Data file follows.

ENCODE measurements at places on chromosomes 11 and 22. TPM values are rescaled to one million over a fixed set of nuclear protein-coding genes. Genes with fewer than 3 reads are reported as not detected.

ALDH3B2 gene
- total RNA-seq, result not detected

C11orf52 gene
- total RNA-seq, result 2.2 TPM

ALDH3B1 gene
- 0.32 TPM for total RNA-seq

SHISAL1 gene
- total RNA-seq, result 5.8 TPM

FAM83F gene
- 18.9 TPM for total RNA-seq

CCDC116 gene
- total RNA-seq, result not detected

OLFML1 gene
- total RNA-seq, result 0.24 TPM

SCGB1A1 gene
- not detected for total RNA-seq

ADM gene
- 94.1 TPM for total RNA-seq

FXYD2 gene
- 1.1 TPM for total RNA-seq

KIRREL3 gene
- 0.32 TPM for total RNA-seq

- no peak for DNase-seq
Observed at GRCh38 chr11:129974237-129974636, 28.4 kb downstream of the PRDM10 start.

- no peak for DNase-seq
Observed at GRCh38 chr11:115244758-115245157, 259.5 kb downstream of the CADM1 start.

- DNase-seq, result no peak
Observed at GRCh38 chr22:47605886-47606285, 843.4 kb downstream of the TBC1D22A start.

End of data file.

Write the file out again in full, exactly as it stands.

ENCODE measurements at places on chromosomes 11 and 22. TPM values are rescaled to one million over a fixed set of nuclear protein-coding genes. Genes with fewer than 3 reads are reported as not detected.

ALDH3B2 gene
- total RNA-seq, result not detected

C11orf52 gene
- total RNA-seq, result 2.2 TPM

ALDH3B1 gene
- 0.32 TPM for total RNA-seq

SHISAL1 gene
- total RNA-seq, result 5.8 TPM

FAM83F gene
- 18.9 TPM for total RNA-seq

CCDC116 gene
- total RNA-seq, result not detected

OLFML1 gene
- total RNA-seq, result 0.24 TPM

SCGB1A1 gene
- not detected for total RNA-seq

ADM gene
- 94.1 TPM for total RNA-seq

FXYD2 gene
- 1.1 TPM for total RNA-seq

KIRREL3 gene
- 0.32 TPM for total RNA-seq

- no peak for DNase-seq
Observed at GRCh38 chr11:129974237-129974636, 28.4 kb downstream of the PRDM10 start.

- no peak for DNase-seq
Observed at GRCh38 chr11:115244758-115245157, 259.5 kb downstream of the CADM1 start.

- DNase-seq, result no peak
Observed at GRCh38 chr22:47605886-47606285, 843.4 kb downstream of the TBC1D22A start.